Studying jazz piano, in the midst of falling in love with soul and RnB, has surprisingly led Christchurch artist Jack Page on a long musical trail – evidently straight into the arms of contemporary pop music while creating his double-dip EP ‘The Days Pt. 1 & Pt. 2’. Jack’s some-time bandmate, musician Emily C Browning, sat down for a chat with him for NZM.
“It’s first and foremost pop music,” says Page of his 5-track EP released this May, following February 2020’s ‘Pt.1’ EP. “I think I’ve got a broad listenability if you will. But at the same time, it’s definitely inspired by a lot of soul music, from the ’60s and ’70s – Al Green, Stevie Wonder, all of that. But also mixed with more modern RnB, and kind of more jazz-influenced groove music – so Jordan Rakei, Tom Misch, those kinds of artists. And I’m really interested in, where old school writing and sounds mixed with modern production kind of comes together to create this, kind of, sheening up of the old into the new.”
With a period of more than a year between creating the two halves of his double EP release, Page recognises a sense of personal growth in that time, an up-skilling on the songs plus involvement of a fresh crew.
“That first record is about just kind of grappling and learning about myself and relationships and just kind of getting to grips with being an adult basically. And this new EP is a continuation of that, so there’s, like, more things I’ve learned, relationships have changed, and so that’s kind of influenced a lot of the writing. I also think I’ve learned a lot since the last record in terms of my own songwriting and production and I think those things have kind of levelled up a little bit as well. I’ve got a different production crew on this record – Devin Abrams on the two singles, and then Neil MacLeod on the three b-sides. And those guys are incredible at what they do.”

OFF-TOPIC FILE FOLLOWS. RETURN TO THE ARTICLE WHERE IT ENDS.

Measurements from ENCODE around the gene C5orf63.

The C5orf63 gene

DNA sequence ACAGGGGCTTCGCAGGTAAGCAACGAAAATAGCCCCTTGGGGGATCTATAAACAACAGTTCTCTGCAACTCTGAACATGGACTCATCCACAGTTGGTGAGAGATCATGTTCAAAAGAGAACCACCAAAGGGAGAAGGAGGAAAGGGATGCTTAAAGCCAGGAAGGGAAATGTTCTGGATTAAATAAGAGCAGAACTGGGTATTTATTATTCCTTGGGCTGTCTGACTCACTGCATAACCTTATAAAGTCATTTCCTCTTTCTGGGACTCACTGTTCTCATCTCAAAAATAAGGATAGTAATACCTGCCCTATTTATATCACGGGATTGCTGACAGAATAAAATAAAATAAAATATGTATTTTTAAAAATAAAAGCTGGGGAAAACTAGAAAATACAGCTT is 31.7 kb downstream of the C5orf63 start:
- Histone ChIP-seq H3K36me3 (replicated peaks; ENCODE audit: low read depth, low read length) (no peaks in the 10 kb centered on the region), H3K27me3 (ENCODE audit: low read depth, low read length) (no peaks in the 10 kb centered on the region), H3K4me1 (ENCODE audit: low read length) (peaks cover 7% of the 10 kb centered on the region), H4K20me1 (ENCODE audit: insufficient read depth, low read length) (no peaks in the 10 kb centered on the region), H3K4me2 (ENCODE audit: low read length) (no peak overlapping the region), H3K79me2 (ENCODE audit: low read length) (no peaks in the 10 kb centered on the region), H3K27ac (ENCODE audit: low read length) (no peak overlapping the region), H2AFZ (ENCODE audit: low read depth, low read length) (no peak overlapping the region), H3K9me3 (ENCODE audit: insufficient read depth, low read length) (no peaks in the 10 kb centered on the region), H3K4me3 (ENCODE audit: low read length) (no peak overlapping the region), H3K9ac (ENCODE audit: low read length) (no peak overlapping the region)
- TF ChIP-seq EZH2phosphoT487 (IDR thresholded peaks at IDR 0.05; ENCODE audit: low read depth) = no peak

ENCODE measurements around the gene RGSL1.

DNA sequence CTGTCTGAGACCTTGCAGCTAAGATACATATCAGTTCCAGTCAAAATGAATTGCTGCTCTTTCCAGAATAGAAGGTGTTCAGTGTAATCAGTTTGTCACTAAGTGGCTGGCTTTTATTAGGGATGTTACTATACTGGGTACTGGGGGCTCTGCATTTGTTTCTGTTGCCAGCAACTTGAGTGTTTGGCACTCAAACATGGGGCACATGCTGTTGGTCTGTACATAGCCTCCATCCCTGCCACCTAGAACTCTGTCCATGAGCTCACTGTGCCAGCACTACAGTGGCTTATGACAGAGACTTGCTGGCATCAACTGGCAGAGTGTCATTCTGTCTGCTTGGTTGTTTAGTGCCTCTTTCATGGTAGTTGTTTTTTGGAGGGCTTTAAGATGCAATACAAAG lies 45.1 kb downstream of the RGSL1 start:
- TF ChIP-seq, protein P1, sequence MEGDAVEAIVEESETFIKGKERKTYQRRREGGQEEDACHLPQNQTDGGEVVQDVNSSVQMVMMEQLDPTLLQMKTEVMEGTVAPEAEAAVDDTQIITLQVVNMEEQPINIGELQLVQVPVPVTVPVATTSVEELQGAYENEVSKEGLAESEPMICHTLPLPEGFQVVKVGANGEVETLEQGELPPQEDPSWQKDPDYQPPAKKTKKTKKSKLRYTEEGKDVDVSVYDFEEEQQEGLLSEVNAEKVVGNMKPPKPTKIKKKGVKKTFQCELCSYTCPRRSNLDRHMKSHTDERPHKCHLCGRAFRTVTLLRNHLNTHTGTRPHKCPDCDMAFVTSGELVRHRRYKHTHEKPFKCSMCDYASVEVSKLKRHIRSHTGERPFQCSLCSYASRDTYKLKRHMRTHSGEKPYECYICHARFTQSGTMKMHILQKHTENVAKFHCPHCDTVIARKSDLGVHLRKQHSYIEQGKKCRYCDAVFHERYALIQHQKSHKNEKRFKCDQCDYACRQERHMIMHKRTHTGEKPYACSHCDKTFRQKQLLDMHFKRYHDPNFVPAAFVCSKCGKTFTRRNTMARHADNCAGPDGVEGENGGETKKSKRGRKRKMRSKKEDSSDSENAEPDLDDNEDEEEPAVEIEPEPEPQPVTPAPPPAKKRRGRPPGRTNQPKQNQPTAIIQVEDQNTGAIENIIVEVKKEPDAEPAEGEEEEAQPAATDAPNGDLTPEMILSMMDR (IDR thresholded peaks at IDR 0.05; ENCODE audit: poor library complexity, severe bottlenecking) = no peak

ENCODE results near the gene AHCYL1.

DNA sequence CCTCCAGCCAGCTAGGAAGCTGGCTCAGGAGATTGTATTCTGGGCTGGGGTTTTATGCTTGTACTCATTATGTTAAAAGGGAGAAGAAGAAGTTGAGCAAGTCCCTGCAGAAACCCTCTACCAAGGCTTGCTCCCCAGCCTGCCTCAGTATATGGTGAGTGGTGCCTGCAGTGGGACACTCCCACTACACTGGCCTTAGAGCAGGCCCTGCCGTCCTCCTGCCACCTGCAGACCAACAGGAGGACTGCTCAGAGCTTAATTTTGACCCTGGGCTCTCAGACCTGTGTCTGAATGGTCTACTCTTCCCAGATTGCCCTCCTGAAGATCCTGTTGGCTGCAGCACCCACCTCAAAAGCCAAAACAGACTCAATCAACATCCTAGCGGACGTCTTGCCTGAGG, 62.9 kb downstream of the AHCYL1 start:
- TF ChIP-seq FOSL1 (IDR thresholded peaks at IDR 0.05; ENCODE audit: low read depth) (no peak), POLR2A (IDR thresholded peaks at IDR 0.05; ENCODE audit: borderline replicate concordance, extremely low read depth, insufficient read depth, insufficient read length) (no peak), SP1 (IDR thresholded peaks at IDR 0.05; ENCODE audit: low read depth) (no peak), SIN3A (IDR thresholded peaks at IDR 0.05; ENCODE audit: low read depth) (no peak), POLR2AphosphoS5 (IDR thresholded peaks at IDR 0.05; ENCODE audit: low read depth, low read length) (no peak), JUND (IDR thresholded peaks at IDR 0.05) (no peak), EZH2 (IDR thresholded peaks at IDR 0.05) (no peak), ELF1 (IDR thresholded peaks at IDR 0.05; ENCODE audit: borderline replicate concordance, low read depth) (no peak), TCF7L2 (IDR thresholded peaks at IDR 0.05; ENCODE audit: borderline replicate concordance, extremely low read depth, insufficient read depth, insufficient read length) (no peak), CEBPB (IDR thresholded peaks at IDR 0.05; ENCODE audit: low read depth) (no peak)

It wasn’t his original intention to make a record of two halves, the second EP, he says, seemed to develop on its own.
“When I got to the point of putting it out, I was like, ‘This is not finished.’ I just had more stories to tell, more to say, so I was like, ‘If I write ‘Pt. 1’ on the first EP, then I have to do another one.’ So it was kind of a little way to like, force myself, it was kind of like setting a deadline.”
Jack spends his career maintaining a healthy balance between solo artistry and session work playing keys for other artists, aiding them in realising their own vision.
“I think being a session player is first and foremost my main love. I like living in lots of different worlds and helping other people realise their musical ideas with my knowledge from across lots of different genres. But I think that this project will always stay alive in one way or another, I just love writing my own music and having full control every once in a while. It’s a real sometimes-food, every now and again I go, ‘I want to make the decisions.’”
Regardless, both sides of his musical coin are backed by a Bachelor’s degree in jazz piano from Ara Institute of Canterbury.
“For me, it was super important to kind of go and just have a dedicated amount of time to learn about music. I feel like if I didn’t do that, I would always be kind of stumbling around in the dark, worried I was going to knock something over. Whereas now that I feel like I have a basis of knowledge I’m not so scared to do interesting things with harmony. I don’t often feel out of my depth when it comes to the actual technical side of music, which is a comforting feeling!”
Despite having little choice but to stay close to home mid-pandemic, Page maintains a glowing perspective on the local scene.
“There’s a whole onslaught of musos all coming out of Christchurch, especially post Covid. A lot of people have kind of flocked back to their home ground. Across the board, there’s lots of people making kind of soul/jazz/pop kind of inspired music like I am, but there’s a bunch of different folk artists, rock artists, and I’m lucky enough to collaborate with a lot of them so there’s definitely cool stuff going on.”
“I reckon Christchurch is like New Zealand’s ‘New Zealand’. It’s pretty understated, no-one’s going around saying how amazing it is, but everyone who comes here is like, ‘Yo this is awesome.’”